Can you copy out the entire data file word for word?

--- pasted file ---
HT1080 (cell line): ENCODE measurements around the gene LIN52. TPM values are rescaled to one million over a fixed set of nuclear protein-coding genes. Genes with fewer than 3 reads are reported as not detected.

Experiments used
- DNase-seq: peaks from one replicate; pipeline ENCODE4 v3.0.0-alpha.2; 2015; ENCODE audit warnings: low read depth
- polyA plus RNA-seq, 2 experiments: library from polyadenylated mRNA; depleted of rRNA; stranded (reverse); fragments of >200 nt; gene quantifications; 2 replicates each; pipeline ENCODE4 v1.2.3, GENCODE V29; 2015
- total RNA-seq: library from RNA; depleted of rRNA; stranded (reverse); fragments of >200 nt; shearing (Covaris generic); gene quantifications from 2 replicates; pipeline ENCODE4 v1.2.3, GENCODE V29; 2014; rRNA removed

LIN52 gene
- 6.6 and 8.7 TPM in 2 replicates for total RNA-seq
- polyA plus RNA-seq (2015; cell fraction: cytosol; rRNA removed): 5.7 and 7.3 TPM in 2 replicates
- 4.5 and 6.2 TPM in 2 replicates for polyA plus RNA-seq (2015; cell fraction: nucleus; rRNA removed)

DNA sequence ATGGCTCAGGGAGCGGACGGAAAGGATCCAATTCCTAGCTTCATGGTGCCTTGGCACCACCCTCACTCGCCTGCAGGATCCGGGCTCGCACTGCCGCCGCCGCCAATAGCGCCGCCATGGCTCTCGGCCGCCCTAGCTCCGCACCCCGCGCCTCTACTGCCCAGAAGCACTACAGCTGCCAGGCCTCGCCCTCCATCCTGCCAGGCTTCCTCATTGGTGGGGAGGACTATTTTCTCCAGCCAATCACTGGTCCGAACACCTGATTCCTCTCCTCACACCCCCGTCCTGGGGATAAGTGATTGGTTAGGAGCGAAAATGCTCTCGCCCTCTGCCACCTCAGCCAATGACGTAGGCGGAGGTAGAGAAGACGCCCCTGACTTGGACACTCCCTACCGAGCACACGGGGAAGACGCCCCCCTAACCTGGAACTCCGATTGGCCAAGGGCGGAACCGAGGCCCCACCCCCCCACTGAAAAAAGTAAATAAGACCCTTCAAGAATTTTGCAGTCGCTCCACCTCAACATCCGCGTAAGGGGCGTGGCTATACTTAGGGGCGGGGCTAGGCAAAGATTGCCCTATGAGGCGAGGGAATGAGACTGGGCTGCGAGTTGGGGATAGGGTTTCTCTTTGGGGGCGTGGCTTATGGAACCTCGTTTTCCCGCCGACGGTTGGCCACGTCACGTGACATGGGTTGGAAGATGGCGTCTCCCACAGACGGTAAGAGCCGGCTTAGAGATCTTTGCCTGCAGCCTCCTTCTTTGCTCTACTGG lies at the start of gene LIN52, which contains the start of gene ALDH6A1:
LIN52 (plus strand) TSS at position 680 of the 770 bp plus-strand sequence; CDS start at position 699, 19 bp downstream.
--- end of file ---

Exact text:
HT1080 (cell line): ENCODE measurements around the gene LIN52. TPM values are rescaled to one million over a fixed set of nuclear protein-coding genes. Genes with fewer than 3 reads are reported as not detected.

Experiments used
- DNase-seq: peaks from one replicate; pipeline ENCODE4 v3.0.0-alpha.2; 2015; ENCODE audit warnings: low read depth
- polyA plus RNA-seq, 2 experiments: library from polyadenylated mRNA; depleted of rRNA; stranded (reverse); fragments of >200 nt; gene quantifications; 2 replicates each; pipeline ENCODE4 v1.2.3, GENCODE V29; 2015
- total RNA-seq: library from RNA; depleted of rRNA; stranded (reverse); fragments of >200 nt; shearing (Covaris generic); gene quantifications from 2 replicates; pipeline ENCODE4 v1.2.3, GENCODE V29; 2014; rRNA removed

LIN52 gene
- 6.6 and 8.7 TPM in 2 replicates for total RNA-seq
- polyA plus RNA-seq (2015; cell fraction: cytosol; rRNA removed): 5.7 and 7.3 TPM in 2 replicates
- 4.5 and 6.2 TPM in 2 replicates for polyA plus RNA-seq (2015; cell fraction: nucleus; rRNA removed)

DNA sequence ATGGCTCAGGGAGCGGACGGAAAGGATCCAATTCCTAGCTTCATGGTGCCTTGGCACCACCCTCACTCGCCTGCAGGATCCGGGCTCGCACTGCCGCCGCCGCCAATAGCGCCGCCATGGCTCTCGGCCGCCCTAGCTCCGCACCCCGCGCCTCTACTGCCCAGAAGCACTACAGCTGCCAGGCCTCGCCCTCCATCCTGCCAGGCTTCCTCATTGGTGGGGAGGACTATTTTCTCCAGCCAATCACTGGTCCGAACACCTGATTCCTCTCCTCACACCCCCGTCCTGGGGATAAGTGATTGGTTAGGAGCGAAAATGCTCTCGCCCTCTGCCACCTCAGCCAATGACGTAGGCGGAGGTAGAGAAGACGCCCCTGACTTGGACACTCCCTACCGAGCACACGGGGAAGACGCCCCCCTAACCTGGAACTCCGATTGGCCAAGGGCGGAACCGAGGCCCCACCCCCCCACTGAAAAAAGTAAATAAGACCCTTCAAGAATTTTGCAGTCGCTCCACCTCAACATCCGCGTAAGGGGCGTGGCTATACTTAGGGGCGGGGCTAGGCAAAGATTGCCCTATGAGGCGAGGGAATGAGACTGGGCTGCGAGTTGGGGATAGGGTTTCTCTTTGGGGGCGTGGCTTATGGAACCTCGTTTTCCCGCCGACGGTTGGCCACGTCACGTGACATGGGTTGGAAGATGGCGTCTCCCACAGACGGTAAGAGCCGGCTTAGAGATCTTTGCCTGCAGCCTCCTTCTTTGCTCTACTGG lies at the start of gene LIN52, which contains the start of gene ALDH6A1:
LIN52 (plus strand) TSS at position 680 of the 770 bp plus-strand sequence; CDS start at position 699, 19 bp downstream.